Mention the word “graffiti,” and many people’s thoughts immediately turn to vandalism in the form of defacement of property. But there is also graffiti that rises above such negative connotations and qualifies as bona fide street art. Think of the commemorative murals created after the death of NBA All-Star Kobe Bryant and his daughter Gianna; the Black Lives Matter logos painted on the streets in New York City, and along 16th Street in Washington, DC, last year amid ongoing protests; and the works of Banksy, Eduardo Kobra, and the countless other less well-known artists around the world, who embellish our streets with their work.
Street art, in turn, is vulnerable to vandalism, posing unique challenges to those seeking to preserve these rather ephemeral creations. This week, a team of Italian scientists described its novel, environmentally friendly new method to safely remove defacing over-paintings on street art at a meeting of the American Chemical Society (ACS). “For decades, we have focused on cleaning or restoring classical artworks that used paints designed to last centuries,” said co-author Piero Baglioni, a chemist at the University of Florence and principal investigator on the project. “In contrast, modern art and street art, as well as the coatings and graffiti applied on top, use materials that were never intended to stand the test of time.”
The Florence scientists have been pioneers in the science of art conservation for nearly 30 years, according to co-author Michele Baglioni, also with the University of Florence (and no relation to Piero Baglioni)—specifically in the areas of chemistry and colloidal science. Their interactions with restorers and conservators over the years provided useful feedback, as they built up an extensive interdisciplinary network. Art work by graffiti artist Banksy, depicting a prisoner escaping with a typewriter—a tribute to one of its famous former prisoners, Oscar Wilde—in Reading, England.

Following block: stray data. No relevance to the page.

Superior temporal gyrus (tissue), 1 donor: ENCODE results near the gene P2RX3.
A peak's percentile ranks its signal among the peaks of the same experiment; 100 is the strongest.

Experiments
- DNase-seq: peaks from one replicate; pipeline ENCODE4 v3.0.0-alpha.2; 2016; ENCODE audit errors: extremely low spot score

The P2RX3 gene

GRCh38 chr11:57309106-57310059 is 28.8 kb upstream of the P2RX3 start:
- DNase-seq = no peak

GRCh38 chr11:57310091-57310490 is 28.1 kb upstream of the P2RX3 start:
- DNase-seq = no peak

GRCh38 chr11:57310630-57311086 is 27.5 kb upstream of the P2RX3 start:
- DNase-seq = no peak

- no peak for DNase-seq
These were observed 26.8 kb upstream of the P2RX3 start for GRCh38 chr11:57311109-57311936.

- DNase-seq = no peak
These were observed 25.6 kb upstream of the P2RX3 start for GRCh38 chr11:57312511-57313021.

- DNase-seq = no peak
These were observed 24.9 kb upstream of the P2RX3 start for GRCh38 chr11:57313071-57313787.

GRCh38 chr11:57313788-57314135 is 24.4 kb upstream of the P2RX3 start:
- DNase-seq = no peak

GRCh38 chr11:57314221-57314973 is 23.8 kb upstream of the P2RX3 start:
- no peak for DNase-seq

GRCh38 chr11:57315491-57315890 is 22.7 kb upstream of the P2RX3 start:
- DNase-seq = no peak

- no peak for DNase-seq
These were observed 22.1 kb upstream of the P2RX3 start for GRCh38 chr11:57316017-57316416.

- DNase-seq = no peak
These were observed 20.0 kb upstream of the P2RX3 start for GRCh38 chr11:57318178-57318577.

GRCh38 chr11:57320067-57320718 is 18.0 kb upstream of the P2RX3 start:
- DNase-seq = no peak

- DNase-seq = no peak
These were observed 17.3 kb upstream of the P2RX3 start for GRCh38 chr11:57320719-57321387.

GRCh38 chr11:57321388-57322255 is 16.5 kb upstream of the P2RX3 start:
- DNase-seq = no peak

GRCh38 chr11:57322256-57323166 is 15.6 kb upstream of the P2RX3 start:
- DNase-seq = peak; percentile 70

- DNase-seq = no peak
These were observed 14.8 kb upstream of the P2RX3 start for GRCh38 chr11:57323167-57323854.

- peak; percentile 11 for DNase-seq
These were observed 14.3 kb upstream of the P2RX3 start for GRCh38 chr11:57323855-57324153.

The challenge with preserving street art lies in the fact that the over-painting by vandals is so chemically similar to the original painting underneath. That makes it more difficult to selectively remove just the over-painting (which can be just a few microns in depth) without damaging the original. “It’s a kind of art that is not designed to last long, so we have to know exactly what is going on at the surface of the paintings if we want to design [effective] cleaners,” said Michele Baglioni at an ACS virtual press conference. “In some respects, the chemistry is simple—we are using known surfactants, solvents, and polymers. The challenge is combining them in the right way to get all the properties we need.”
The coloration in paints comes from pigments or organic dyes, and binders (usually polymers) help bind the color particles together. There are many different kinds of binders, and the Florence team selected three classes that are used on spray paints and other paints used most frequently in street art: acrylic, vinyl, and alkyd polymers. The scientists specifically examined three different binder brands and four different colors for this study, although their past work has included a wide range of colors and brands. That experience has revealed that there really isn’t much difference between brands, but different colors sometimes interact differently with different fluids, because sometimes the pigment used can act as a catalyst, or trigger chemical modifications in the polymeric binders. The scientists’ prior work also showed that alkyd-based paints are harder to remove than vinyl and acrylic paints, because alkyd binders tend to cross-link, thereby losing their initial solubility in organic solvents.